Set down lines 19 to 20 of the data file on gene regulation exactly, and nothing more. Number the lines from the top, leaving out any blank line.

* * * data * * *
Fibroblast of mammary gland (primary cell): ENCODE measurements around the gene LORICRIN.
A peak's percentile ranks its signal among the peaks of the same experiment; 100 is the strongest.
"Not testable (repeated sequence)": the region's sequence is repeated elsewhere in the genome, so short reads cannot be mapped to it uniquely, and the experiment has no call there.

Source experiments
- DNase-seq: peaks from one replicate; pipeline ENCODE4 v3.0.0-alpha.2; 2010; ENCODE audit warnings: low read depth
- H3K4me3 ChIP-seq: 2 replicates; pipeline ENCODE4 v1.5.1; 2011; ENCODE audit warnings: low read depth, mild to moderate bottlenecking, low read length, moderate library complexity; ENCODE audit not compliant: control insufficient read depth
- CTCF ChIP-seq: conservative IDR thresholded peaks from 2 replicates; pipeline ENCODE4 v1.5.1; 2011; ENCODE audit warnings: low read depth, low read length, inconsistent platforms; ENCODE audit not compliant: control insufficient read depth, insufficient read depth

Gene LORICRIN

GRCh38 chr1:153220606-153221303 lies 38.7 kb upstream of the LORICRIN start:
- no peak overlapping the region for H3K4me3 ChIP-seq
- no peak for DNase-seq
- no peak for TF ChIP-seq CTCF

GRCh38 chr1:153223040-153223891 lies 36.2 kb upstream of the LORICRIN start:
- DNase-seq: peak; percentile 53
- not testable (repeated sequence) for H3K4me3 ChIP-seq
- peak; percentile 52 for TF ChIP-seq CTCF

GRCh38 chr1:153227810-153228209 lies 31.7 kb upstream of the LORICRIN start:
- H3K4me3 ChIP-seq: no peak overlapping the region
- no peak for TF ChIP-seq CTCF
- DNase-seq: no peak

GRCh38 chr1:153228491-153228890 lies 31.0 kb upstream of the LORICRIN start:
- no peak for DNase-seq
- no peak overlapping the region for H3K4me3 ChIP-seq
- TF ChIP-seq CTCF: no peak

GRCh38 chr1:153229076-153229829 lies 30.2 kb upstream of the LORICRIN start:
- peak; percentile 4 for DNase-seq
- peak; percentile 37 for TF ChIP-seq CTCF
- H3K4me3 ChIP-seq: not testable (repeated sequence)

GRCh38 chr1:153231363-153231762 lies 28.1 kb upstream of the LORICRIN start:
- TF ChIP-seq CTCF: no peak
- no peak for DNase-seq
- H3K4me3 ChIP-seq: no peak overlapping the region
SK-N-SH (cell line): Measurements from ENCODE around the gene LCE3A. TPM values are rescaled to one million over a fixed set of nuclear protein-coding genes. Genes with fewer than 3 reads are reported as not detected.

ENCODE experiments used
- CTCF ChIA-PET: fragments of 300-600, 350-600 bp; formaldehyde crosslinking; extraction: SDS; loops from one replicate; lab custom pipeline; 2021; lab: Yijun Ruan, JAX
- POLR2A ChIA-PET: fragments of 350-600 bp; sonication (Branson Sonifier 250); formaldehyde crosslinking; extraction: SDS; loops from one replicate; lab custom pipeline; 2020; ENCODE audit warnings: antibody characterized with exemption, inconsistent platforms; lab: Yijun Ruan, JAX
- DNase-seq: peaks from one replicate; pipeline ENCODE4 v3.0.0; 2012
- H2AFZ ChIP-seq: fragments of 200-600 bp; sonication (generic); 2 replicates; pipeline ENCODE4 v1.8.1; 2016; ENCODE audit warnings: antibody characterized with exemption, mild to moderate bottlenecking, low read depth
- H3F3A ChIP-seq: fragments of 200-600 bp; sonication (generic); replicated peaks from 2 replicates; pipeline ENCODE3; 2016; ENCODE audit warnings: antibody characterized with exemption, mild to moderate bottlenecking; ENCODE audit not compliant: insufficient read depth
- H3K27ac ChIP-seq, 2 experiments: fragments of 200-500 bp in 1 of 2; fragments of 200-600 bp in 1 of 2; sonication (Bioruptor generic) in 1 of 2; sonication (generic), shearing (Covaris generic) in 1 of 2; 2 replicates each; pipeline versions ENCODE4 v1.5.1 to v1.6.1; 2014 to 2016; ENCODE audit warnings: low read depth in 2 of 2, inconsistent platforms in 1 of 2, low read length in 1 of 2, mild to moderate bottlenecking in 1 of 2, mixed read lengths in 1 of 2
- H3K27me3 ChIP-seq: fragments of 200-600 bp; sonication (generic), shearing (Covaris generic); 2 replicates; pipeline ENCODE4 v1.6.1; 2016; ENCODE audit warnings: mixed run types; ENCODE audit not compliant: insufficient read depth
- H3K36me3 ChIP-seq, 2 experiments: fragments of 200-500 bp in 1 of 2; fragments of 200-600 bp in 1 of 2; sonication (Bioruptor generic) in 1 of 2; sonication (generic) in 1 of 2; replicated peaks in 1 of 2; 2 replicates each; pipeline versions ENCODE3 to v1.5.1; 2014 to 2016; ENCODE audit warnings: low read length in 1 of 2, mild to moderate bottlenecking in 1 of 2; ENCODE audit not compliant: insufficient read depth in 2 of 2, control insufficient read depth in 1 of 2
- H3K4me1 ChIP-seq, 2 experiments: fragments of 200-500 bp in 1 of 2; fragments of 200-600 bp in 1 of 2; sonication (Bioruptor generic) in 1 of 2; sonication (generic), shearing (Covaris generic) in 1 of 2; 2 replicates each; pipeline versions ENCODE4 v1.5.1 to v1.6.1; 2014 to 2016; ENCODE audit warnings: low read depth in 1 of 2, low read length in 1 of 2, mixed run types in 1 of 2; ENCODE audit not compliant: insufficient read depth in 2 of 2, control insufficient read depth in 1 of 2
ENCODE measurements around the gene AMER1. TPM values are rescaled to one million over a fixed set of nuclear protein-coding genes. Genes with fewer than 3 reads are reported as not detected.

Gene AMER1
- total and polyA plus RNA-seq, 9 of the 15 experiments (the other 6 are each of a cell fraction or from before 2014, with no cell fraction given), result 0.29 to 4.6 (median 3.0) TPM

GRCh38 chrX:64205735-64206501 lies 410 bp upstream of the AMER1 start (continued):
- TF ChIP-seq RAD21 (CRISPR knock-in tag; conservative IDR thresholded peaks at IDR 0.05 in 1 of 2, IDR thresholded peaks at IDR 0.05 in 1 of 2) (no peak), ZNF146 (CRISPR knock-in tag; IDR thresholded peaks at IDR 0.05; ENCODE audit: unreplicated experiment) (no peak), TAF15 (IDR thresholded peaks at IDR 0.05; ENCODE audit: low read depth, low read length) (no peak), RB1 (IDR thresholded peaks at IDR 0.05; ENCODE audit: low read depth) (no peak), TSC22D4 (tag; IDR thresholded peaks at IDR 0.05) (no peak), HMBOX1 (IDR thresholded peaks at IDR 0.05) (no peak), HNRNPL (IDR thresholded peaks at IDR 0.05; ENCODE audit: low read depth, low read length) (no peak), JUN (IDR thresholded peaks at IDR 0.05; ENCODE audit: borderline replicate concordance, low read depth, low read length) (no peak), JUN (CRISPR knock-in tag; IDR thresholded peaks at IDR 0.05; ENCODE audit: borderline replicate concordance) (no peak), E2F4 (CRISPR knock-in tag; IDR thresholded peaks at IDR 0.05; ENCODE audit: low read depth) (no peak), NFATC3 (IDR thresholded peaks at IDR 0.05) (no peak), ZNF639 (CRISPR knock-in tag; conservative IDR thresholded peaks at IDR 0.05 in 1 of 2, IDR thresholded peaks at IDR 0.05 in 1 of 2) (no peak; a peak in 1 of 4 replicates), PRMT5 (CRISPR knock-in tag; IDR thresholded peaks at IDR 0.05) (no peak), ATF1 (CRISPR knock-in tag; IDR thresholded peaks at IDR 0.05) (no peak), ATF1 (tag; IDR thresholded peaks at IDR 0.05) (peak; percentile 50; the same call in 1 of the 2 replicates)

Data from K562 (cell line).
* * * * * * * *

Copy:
- no peak for TF ChIP-seq CTCF
- DNase-seq: no peak